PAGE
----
South Korea – export market

Last updated on May 13th, 2019 at 02:21 pm

Lucrative Korean market can be a ‘tough nut’ for US exporters
South Korea is one of the United States’ largest trading partners. Currently our sixth largest export market, South Korea imports more American products than other major US export customers such as Australia, Brazil, China, France, or Italy. South Korea is Wisconsin’s 12th largest export market, and export shipments from the state to South Korea totaled more than $190 million in 2000. American exports have a solid 20% share of the Korean import market.
This huge export opportunity has not gone unnoticed by US competitors in Europe and Asia, however. Their direct investments in Korea are steadily expanding and the European Union has displaced the US as Korea’s largest foreign investor. Fierce competition will be the rule as companies struggle for positions of leadership in the large and growing Korean market. Despite excellent export opportunities, South Korea has been described as one of the toughest markets in the world for doing business, a place where foreign firms must do their homework and take nothing for granted.
Korean consumers have been on a shopping spree. Domestic passenger car sales and cell phone purchases have soared, appliances and TVs remain hot items, and apparel shops and up-scale family restaurants are bustling with customers. The sharp jump in retail sales has been dramatic, with total retail activity reaching about $100 billion in 2000. Overseas travel and spending have increased, and Korean consumers continue to show confidence and optimism.
South Korea has shown some progress in improving enforcement of its intellectual property rights (IPR) laws and in bringing its IPR standards up to those of the other major industrial countries. Nevertheless, a number of problem issues remain, and there are still serious concerns about South Korea’s efforts to protect intellectual property.
Local representation is essential for foreign firms hoping to be successful in the Korean market. That is especially true in a market in which business relationships are built upon personal ties and major international competitors may be only a few flight-hours away. In addition, in sectors related to any type of government procurement, only an entity registered with the Korean government has the legal right to bid on procurement projects. Therefore, most American firms must enter into a representation agreement with a Korean partner, especially for the purposes of market entry. Finally, the language barrier and tightly knit social and business circles make it extremely difficult to enter the Korean market without a qualified Korean representative.
The rate for commissions using an agent or distributor varies depending on the type of product and the dollar amount of the transaction. On average, Korean agents look for 10% when a transaction is conducted on a spot basis, but commission rates can vary from about 7% for general industrial machinery to as much as 15% to 18% or more for high-tech products such as medical, laboratory, and analytical instruments where a greater amount of after-sales service is required.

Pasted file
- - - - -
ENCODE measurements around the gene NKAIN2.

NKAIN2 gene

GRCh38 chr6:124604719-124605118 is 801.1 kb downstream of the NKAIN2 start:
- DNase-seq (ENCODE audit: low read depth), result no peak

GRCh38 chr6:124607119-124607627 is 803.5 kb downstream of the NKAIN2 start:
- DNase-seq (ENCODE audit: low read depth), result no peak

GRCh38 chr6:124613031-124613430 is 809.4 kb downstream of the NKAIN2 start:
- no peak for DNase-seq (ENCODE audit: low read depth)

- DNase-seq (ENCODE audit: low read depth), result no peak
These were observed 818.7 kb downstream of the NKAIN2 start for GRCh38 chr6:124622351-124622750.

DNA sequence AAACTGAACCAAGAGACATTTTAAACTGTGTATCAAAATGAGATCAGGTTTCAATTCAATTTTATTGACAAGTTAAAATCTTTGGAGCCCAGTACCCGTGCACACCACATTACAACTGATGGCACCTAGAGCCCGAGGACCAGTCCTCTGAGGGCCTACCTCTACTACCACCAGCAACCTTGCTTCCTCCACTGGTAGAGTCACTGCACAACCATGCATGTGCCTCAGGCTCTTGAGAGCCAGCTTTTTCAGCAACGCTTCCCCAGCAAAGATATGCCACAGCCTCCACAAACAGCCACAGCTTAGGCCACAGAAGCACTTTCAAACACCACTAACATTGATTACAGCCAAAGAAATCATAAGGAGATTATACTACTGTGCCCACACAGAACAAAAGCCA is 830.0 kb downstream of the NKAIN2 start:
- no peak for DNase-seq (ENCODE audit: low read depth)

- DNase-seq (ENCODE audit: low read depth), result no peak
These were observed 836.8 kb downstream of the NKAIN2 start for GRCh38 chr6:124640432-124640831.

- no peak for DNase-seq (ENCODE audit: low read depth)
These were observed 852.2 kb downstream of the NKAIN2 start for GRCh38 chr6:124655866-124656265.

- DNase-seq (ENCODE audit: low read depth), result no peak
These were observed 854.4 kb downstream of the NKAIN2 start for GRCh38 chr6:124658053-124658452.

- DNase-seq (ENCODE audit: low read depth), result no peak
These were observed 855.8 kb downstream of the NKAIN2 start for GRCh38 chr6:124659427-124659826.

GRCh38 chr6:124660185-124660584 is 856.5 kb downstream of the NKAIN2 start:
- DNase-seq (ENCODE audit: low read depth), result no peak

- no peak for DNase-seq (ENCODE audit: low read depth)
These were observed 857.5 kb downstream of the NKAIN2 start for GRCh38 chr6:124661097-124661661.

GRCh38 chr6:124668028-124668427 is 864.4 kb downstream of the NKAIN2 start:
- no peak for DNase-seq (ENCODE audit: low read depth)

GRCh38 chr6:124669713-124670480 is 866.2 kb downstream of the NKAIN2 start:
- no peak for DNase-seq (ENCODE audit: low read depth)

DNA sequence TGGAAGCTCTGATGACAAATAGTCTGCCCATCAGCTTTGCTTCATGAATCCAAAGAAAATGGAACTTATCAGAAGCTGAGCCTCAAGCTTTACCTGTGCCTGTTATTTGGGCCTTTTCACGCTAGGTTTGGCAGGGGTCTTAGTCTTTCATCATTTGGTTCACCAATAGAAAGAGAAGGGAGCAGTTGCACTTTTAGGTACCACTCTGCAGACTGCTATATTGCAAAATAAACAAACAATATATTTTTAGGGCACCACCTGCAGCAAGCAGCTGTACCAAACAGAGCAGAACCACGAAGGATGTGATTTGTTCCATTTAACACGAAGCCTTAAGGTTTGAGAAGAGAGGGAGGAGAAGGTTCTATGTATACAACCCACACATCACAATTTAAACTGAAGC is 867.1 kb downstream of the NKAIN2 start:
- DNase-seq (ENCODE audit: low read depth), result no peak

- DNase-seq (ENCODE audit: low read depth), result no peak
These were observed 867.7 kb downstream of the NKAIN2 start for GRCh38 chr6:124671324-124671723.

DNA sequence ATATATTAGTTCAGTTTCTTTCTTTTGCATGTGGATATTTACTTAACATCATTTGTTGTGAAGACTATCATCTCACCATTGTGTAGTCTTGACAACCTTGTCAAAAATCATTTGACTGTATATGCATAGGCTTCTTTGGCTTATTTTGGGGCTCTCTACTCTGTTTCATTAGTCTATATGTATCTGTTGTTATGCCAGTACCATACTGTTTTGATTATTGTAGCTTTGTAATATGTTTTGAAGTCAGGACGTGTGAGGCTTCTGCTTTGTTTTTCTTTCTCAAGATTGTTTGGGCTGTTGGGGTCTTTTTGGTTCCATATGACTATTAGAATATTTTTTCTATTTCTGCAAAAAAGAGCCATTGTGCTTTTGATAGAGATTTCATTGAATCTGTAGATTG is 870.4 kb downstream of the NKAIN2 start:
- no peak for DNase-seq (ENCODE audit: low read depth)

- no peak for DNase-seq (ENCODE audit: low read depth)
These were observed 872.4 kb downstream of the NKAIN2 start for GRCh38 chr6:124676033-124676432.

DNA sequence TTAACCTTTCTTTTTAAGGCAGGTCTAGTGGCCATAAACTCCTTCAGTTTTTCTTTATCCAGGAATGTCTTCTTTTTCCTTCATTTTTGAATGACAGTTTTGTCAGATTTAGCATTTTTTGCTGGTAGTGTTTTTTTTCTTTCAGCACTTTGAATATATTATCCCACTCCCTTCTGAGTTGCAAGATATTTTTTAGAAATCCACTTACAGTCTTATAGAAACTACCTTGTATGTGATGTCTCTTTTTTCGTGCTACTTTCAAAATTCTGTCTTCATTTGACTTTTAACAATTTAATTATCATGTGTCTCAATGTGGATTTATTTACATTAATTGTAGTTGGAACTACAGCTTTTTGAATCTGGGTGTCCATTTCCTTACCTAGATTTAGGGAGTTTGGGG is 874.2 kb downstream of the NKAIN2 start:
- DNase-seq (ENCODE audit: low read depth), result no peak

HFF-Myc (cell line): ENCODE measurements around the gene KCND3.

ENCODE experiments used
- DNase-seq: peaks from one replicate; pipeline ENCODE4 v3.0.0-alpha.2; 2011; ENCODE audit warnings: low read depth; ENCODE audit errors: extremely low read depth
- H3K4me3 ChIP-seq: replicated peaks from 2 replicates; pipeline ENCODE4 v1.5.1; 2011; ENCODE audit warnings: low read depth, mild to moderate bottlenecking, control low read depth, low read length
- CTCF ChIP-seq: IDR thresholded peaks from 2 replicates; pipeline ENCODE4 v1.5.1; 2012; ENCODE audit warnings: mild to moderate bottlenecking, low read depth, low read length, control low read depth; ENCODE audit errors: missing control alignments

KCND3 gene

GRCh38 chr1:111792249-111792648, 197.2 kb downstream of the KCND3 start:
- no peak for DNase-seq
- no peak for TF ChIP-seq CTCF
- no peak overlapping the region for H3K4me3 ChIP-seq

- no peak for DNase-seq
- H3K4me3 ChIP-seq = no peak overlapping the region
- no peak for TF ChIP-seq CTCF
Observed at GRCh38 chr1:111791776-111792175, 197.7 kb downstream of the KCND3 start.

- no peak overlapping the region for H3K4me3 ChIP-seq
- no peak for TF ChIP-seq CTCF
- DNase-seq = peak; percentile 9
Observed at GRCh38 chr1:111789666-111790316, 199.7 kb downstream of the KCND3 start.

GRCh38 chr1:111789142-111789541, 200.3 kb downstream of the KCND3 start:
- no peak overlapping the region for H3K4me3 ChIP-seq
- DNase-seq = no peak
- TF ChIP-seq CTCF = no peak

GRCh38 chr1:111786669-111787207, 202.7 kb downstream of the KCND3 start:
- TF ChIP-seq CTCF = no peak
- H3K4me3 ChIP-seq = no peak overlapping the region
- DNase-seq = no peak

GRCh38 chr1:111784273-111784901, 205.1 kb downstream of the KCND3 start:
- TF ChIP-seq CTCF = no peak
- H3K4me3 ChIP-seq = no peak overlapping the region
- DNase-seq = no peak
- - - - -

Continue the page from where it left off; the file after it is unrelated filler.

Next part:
The most common means of representation include appointing a registered commission agent (more commonly known by Koreans as an “offer agent”) on either an exclusive or non-exclusive basis, naming a registered trading company as an agent, or establishing a branch sales office managed by home office personnel with Korean staff.
Only traders registered with the government are authorized to import goods in their own names. Appointing a registered trading company (rather than an “offer agent”) has the advantage that such agents can handle all of the importing paperwork themselves and import for their own account. Registered trading companies tend to be larger firms and often divide their business between exports and imports. However, they may be less attentive to building business for a specific US supplier and prefer to place a greater emphasis on diversifying their portfolio of products from different countries.
The U.S. Commercial Service in Korea and the Association of Foreign Trading Agents of Korea (AFTAK), a private trade organization created under Korean government auspices, are good places to start in locating a qualified local representative.
The above article is based on information provided by the U.S. Commercial Service in Korea. For more information, please contact the U.S. Export Assistance Center in Milwaukee at 414-297-3473. The Commercial Service’s web site on Korea is located at: www.cskorea-doc.gov
SOUTH KOREA AT A GLANCE
National capital: Seoul
Form of government: Republic
Official language: Korean
Population: 46.4 million (1998 est.)
Population growth rate: 1.0%
GDP per capita: $13,700
Literacy rate: 98% of people age 15 and over can read and write
Major industries: Electronics, automobiles, chemicals, shipbuilding, steel, textiles, clothing, footwear, food processing
Exports to: United States 17%, European Union 13%, Japan 12%
Imports from: United States 22%, Japan 21%, European Union 13%
Source: CIA World Factbook
Best Prospects for US Exports:
-Wireless Telecommunications Services
-Pollution Control Equipment
-Semiconductors
-Medical Equipment
-Architectural/Engineering Services
-Maritime Transportation Services
-Retail Services
-Security and Safety Equipment
-Electrical Power Systems
-Education and Training
-Drugs and Pharmaceuticals
-Aircraft and Parts
Source: U.S. Embassy, Commercial Service, Seoul, 2000
Aug. 17, 2001 Small Business Times, Milwaukee

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